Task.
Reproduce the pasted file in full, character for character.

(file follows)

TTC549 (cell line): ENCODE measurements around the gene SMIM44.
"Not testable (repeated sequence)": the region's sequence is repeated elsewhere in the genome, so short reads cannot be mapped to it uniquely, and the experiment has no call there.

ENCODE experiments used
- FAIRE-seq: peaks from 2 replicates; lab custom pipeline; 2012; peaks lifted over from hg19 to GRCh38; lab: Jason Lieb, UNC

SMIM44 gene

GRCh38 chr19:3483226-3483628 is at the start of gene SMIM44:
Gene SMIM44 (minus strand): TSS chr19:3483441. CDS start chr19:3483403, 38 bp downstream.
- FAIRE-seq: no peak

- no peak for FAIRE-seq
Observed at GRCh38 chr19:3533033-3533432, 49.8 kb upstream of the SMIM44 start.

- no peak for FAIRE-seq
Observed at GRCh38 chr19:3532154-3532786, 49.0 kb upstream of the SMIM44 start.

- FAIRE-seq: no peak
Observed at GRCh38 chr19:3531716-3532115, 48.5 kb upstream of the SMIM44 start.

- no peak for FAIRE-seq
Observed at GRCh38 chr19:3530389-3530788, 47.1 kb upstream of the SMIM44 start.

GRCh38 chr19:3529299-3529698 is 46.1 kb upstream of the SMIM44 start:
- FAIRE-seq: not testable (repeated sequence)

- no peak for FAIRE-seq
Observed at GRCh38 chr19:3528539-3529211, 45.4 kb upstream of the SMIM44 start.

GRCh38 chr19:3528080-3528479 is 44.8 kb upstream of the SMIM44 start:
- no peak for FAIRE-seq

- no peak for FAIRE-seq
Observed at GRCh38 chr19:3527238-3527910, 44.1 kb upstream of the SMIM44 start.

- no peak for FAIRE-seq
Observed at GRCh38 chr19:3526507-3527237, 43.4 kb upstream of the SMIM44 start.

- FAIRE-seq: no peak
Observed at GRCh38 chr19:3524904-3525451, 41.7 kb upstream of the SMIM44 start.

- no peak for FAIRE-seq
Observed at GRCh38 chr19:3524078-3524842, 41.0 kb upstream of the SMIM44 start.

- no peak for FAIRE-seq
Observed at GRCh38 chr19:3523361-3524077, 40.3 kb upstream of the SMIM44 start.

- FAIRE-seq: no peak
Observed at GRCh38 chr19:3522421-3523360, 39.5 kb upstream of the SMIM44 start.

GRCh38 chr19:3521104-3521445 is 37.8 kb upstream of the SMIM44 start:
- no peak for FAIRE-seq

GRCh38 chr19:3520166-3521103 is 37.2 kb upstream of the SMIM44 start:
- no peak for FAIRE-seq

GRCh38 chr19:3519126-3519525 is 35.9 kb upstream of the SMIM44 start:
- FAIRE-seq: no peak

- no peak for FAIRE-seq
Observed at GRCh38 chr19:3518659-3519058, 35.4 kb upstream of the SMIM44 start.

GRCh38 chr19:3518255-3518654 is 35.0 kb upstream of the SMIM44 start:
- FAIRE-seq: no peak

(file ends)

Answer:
TTC549 (cell line): ENCODE measurements around the gene SMIM44.
"Not testable (repeated sequence)": the region's sequence is repeated elsewhere in the genome, so short reads cannot be mapped to it uniquely, and the experiment has no call there.

ENCODE experiments used
- FAIRE-seq: peaks from 2 replicates; lab custom pipeline; 2012; peaks lifted over from hg19 to GRCh38; lab: Jason Lieb, UNC

SMIM44 gene

GRCh38 chr19:3483226-3483628 is at the start of gene SMIM44:
Gene SMIM44 (minus strand): TSS chr19:3483441. CDS start chr19:3483403, 38 bp downstream.
- FAIRE-seq: no peak

- no peak for FAIRE-seq
Observed at GRCh38 chr19:3533033-3533432, 49.8 kb upstream of the SMIM44 start.

- no peak for FAIRE-seq
Observed at GRCh38 chr19:3532154-3532786, 49.0 kb upstream of the SMIM44 start.

- FAIRE-seq: no peak
Observed at GRCh38 chr19:3531716-3532115, 48.5 kb upstream of the SMIM44 start.

- no peak for FAIRE-seq
Observed at GRCh38 chr19:3530389-3530788, 47.1 kb upstream of the SMIM44 start.

GRCh38 chr19:3529299-3529698 is 46.1 kb upstream of the SMIM44 start:
- FAIRE-seq: not testable (repeated sequence)

- no peak for FAIRE-seq
Observed at GRCh38 chr19:3528539-3529211, 45.4 kb upstream of the SMIM44 start.

GRCh38 chr19:3528080-3528479 is 44.8 kb upstream of the SMIM44 start:
- no peak for FAIRE-seq

- no peak for FAIRE-seq
Observed at GRCh38 chr19:3527238-3527910, 44.1 kb upstream of the SMIM44 start.

- no peak for FAIRE-seq
Observed at GRCh38 chr19:3526507-3527237, 43.4 kb upstream of the SMIM44 start.

- FAIRE-seq: no peak
Observed at GRCh38 chr19:3524904-3525451, 41.7 kb upstream of the SMIM44 start.

- no peak for FAIRE-seq
Observed at GRCh38 chr19:3524078-3524842, 41.0 kb upstream of the SMIM44 start.

- no peak for FAIRE-seq
Observed at GRCh38 chr19:3523361-3524077, 40.3 kb upstream of the SMIM44 start.

- FAIRE-seq: no peak
Observed at GRCh38 chr19:3522421-3523360, 39.5 kb upstream of the SMIM44 start.

GRCh38 chr19:3521104-3521445 is 37.8 kb upstream of the SMIM44 start:
- no peak for FAIRE-seq

GRCh38 chr19:3520166-3521103 is 37.2 kb upstream of the SMIM44 start:
- no peak for FAIRE-seq

GRCh38 chr19:3519126-3519525 is 35.9 kb upstream of the SMIM44 start:
- FAIRE-seq: no peak

- no peak for FAIRE-seq
Observed at GRCh38 chr19:3518659-3519058, 35.4 kb upstream of the SMIM44 start.

GRCh38 chr19:3518255-3518654 is 35.0 kb upstream of the SMIM44 start:
- FAIRE-seq: no peak